President’s Column: July/August 2023
Welcome to my first President’s column.
In each edition, I want to discuss topical issues that are important to the industry and to the BCSA Membership, so if there is a subject that you think is worthy of discussion, then please contact the BCSA and we will endeavour to include it as best we can.
This month the focus is on what is available to you, as BCSA members, in relation to training and competency.
A recent CROSS safety newsletter reported on the incorrect installation of tension control bolts during the construction of a new highway bridge over a railway. Fortunately, this error was identified and corrected prior to completion of the works, but we shouldn’t need to rely on post-construction inspections to correct these potentially serious errors.
The BCSA run a series of training courses including one on Bolting Competency, which includes a specific section on preloaded bolt installation. Other training courses include Welding, Temporary Works, Painting and Steel Decking Installation.
So, to ensure that your staff are fully competent and are able to carry out their work in a safe environment, check out the new BCSA website and make use of either the in-house or e-learning training packages that are available to both members and non-members.
In addition to the physical training courses that the BCSA run, we are also here to provide technical advice on matters of design and fabrication, and also offer support on contractual and legal issues to our members. So again, please continue to use the facilities that your BCSA membership entitles you to.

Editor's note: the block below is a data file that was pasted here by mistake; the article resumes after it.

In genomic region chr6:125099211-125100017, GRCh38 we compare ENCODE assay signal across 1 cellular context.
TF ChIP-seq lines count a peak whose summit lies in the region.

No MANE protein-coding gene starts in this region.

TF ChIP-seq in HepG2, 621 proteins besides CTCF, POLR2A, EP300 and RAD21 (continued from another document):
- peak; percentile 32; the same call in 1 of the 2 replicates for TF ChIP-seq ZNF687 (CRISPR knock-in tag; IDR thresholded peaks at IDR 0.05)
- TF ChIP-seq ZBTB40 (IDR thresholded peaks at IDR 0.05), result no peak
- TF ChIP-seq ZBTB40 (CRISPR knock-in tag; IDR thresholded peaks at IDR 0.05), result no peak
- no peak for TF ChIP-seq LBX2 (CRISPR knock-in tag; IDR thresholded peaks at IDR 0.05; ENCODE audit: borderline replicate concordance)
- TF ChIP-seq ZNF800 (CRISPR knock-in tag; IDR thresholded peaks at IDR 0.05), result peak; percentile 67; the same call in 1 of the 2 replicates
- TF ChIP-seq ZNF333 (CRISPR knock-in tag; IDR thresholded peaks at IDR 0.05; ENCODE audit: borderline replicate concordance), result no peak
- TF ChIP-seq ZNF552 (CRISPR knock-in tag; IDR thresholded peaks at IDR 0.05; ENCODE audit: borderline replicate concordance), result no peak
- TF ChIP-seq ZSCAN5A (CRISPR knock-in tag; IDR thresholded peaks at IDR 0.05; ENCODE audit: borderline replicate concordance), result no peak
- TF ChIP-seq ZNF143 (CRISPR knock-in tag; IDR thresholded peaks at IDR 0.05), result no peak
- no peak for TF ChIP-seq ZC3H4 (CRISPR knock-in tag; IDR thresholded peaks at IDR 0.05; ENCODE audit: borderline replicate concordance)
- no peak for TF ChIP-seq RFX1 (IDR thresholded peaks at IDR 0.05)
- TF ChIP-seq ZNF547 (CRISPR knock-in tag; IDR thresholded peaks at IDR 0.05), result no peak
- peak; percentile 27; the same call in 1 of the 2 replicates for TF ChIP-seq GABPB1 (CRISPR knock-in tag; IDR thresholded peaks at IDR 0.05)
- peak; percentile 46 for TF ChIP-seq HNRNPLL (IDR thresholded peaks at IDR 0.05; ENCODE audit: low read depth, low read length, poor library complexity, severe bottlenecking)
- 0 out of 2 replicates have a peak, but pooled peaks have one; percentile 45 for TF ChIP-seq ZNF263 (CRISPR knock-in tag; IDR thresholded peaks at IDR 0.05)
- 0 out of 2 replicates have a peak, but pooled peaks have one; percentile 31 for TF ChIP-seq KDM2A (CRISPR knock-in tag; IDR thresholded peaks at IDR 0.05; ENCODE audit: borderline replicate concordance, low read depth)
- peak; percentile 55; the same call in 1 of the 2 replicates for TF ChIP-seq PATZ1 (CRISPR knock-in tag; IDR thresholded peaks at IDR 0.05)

If you attended the BCSA Annual Dinner in June this year, you will know that one of my aspirations during my term as President is to raise the profile of the Steelwork Contractor / Fabricator within the larger project delivery team. Despite our expertise and experience across a wide range of disciplines, our input into the structural design of the buildings and structures that we deliver is often restricted to a subcontractor role where we are unable to influence the decisions on (for example) materials, complexity and sustainability.
With a much earlier appointment and invitation to the design table, I believe that we can add both commercial and practical value to the design process, something that I have witnessed and have personal experience of on many projects.
The whole steelwork construction industry is working towards a more carbon neutral and sustainable world, and as the people responsible for delivering this goal, I believe that our involvement needs to be on an equal footing to that of the Architect and the Structural Engineer. This isn’t a difficult concept to understand, but it is one that challenges the traditions and structure of the UK construction industry, but one that I believe is worthy of major discussion.
Finally, to conclude my first column, I want to remind you of the BCSA’s Steel Construction Sustainability Charter that is available to all members. Simple registration and demonstration of your environmental credentials will gain you the appropriate Charter Level that can be used to validate your position on sustainable construction during the project tender period. This charter is now becoming widely specified within the Structural Engineer’s project specification to ensure sustainable construction, so if you haven’t already done so, I would advise you to apply and register as soon as possible.